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Capitol Pledge to Rural Utah: We've Got Your Back

U.S. Bureau of Land Management
The federal government's wild horse management is just one of the complaints rural Utah has against the federal government. Many local leaders want state leaders to sue the federal government for control of public lands.

State leaders and a congressman pledged on Friday to keep fighting Washington on behalf of rural Utah.

The governor and lieutenant governor both served on county commissions early in their careers. So it was no surprise on “Rural Legislative Day” at the State Capitol that they promised to back up local leaders on issues like boosting jobs and education. And, like them, Utah Congressman Rob Bishop said he’ll keep taking rural Utah’s side against what they call federal overreach.

Sevier County Commissioner Gordon Topham is dismayed about Washington’s new constraints on fossil fuels, so he’s happy about the momentum behind the lands-transfer lawsuit everybody’s talking about in the Capitol.

“Really I see that’s just about the only option we have now is to do that,” he says. “I wouldn’t care who owned the land as long as we had some reasonable management of it so we can use those resources.”

Gov. Gary Herbert and lawmakers are questioning the estimated $14 million cost of a suit. But economies outside Utah’s cities still haven’t rebounded all the way, and many rural leaders see greater local control as the best solution.

Millard County Commissioner Jim Withers, a dairy farmer, says its time to give locals a crack at the problems federal agencies are fumbling -- like the wild horse herds in his county.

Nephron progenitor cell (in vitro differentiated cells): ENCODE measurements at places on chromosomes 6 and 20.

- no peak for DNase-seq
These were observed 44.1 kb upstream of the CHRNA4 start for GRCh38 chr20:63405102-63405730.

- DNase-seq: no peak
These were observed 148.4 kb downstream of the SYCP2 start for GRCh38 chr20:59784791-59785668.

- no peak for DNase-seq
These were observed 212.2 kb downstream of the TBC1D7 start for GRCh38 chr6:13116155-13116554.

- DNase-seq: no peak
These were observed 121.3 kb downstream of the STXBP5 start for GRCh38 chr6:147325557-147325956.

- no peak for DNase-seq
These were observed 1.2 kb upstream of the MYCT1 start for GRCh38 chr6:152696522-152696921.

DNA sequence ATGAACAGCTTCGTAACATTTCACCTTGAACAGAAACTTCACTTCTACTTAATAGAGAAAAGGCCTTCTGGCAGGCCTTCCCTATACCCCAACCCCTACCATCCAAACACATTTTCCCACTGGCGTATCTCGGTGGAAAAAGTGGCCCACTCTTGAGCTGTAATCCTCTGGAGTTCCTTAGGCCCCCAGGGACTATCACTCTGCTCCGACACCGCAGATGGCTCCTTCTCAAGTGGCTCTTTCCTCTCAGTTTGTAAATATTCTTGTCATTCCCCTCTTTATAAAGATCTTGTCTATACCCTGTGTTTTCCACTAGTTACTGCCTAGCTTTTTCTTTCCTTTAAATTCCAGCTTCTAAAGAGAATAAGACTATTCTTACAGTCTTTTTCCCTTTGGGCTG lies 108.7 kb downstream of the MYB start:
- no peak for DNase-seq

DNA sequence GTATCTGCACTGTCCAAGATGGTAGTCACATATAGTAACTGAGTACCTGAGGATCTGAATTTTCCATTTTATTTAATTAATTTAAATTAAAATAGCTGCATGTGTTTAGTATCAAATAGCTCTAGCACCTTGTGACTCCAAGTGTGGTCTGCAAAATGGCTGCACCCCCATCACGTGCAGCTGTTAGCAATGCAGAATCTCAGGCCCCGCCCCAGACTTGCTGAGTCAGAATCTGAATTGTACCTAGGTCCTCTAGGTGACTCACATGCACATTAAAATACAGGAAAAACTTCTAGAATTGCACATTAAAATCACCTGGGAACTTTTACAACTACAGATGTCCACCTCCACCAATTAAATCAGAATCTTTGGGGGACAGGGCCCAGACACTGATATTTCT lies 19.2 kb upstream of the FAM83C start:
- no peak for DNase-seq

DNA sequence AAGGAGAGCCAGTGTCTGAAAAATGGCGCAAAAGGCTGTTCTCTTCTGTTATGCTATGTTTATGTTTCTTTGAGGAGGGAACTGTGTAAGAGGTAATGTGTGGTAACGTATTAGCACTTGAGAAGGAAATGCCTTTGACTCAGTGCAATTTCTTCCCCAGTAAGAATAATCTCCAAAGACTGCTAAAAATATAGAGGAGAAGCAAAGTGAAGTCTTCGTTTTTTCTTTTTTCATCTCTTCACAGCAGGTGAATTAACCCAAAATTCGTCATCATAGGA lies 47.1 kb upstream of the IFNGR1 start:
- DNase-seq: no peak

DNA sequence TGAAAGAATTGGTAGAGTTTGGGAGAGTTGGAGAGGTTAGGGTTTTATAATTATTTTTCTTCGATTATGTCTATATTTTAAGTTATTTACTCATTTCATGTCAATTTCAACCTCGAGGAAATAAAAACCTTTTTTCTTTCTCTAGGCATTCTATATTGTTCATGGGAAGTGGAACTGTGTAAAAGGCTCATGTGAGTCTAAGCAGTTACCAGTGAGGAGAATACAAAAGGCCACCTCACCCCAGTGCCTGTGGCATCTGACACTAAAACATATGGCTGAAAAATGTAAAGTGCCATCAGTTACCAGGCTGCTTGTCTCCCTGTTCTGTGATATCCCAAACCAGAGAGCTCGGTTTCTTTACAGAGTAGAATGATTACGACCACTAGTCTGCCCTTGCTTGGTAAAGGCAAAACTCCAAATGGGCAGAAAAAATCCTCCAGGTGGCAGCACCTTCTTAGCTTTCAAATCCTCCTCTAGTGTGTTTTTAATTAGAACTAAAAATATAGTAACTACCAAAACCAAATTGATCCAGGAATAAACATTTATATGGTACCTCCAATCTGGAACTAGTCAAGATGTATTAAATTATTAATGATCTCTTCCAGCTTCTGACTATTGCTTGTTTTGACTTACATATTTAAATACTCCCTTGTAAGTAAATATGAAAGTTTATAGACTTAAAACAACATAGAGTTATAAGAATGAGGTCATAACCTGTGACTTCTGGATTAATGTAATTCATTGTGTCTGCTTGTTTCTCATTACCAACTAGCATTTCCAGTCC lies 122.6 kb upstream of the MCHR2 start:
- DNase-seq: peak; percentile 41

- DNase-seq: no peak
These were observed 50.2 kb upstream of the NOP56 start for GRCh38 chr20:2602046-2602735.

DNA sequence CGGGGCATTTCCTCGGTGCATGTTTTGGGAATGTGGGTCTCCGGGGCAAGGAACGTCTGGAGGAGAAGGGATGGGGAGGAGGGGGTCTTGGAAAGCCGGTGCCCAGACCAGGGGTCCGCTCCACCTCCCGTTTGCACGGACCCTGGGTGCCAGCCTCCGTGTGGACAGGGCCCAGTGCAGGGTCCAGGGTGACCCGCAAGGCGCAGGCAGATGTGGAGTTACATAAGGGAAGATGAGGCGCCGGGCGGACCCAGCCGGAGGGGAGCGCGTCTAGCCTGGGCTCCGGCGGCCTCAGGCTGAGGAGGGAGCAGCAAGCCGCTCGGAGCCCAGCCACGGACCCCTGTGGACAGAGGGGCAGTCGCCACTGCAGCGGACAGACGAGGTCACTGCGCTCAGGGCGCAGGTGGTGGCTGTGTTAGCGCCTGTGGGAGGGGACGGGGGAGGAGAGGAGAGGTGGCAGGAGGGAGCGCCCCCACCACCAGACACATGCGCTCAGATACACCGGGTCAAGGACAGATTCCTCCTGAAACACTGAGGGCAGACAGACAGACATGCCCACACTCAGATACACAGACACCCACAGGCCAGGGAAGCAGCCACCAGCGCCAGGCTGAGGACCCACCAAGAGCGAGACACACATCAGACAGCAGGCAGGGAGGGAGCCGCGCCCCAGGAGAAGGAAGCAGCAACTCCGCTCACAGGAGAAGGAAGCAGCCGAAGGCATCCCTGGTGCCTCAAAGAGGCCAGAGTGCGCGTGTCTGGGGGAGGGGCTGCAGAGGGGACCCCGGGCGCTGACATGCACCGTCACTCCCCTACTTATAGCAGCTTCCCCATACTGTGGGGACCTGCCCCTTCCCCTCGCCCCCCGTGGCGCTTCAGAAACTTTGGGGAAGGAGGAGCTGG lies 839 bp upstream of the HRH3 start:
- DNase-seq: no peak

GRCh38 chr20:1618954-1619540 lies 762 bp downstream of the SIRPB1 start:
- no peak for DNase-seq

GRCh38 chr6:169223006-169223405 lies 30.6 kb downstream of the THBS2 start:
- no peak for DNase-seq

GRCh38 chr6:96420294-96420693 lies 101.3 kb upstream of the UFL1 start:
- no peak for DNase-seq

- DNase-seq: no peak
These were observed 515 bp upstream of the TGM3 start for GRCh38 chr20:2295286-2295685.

“It’s getting to the point where those native plants and part of our desert will be basically destroyed because of a lack of management of those horses,” he says. “There’s just too many horses there.”

Rural leaders also talked about building an educated workforce, updated infrastructure and other state incentives for attracting new industries. 

Judy Fahys has reported in Utah for two decades, covering politics, government and business before taking on environmental issues. She loves covering Utah, where petroleum-pipeline spills, the nation’s radioactive legacy and other types of pollution provide endless fodder for stories. Previously, she worked for the Salt Lake Tribune in Utah, and reported on the nation’s capital for States News Service and the Scripps League newspaper chain. She is a longtime member of the Society of Environmental Journalists and Investigative Reporters and Editors. She also spent an academic year as a research fellow in the Knight Science Journalism program at the Massachusetts Institute of Technology. In her spare time, she enjoys being out in the environment, especially hiking, gardening and watercolor painting.
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